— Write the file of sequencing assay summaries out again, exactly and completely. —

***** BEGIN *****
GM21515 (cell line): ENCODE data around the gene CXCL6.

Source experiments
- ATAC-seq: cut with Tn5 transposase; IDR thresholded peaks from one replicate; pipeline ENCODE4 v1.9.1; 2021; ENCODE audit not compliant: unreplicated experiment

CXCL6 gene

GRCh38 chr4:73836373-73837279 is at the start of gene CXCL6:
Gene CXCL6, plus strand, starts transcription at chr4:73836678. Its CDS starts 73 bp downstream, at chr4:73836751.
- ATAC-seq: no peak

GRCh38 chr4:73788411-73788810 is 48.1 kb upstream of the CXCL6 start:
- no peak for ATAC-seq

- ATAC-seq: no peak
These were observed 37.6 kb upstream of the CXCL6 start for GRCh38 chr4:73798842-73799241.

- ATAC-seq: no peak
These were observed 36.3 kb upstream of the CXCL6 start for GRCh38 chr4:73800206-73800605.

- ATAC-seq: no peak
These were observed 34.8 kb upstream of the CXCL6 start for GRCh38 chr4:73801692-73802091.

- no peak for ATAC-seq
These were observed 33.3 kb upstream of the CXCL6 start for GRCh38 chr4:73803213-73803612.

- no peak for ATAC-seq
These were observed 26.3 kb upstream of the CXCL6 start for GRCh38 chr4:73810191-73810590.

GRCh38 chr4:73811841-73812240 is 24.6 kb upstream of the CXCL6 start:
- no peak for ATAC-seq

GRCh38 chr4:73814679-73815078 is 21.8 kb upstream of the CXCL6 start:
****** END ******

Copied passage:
GM21515 (cell line): ENCODE data around the gene CXCL6.

Source experiments
- ATAC-seq: cut with Tn5 transposase; IDR thresholded peaks from one replicate; pipeline ENCODE4 v1.9.1; 2021; ENCODE audit not compliant: unreplicated experiment

CXCL6 gene

GRCh38 chr4:73836373-73837279 is at the start of gene CXCL6:
Gene CXCL6, plus strand, starts transcription at chr4:73836678. Its CDS starts 73 bp downstream, at chr4:73836751.
- ATAC-seq: no peak

GRCh38 chr4:73788411-73788810 is 48.1 kb upstream of the CXCL6 start:
- no peak for ATAC-seq

- ATAC-seq: no peak
These were observed 37.6 kb upstream of the CXCL6 start for GRCh38 chr4:73798842-73799241.

- ATAC-seq: no peak
These were observed 36.3 kb upstream of the CXCL6 start for GRCh38 chr4:73800206-73800605.

- ATAC-seq: no peak
These were observed 34.8 kb upstream of the CXCL6 start for GRCh38 chr4:73801692-73802091.

- no peak for ATAC-seq
These were observed 33.3 kb upstream of the CXCL6 start for GRCh38 chr4:73803213-73803612.

- no peak for ATAC-seq
These were observed 26.3 kb upstream of the CXCL6 start for GRCh38 chr4:73810191-73810590.

GRCh38 chr4:73811841-73812240 is 24.6 kb upstream of the CXCL6 start:
- no peak for ATAC-seq

GRCh38 chr4:73814679-73815078 is 21.8 kb upstream of the CXCL6 start: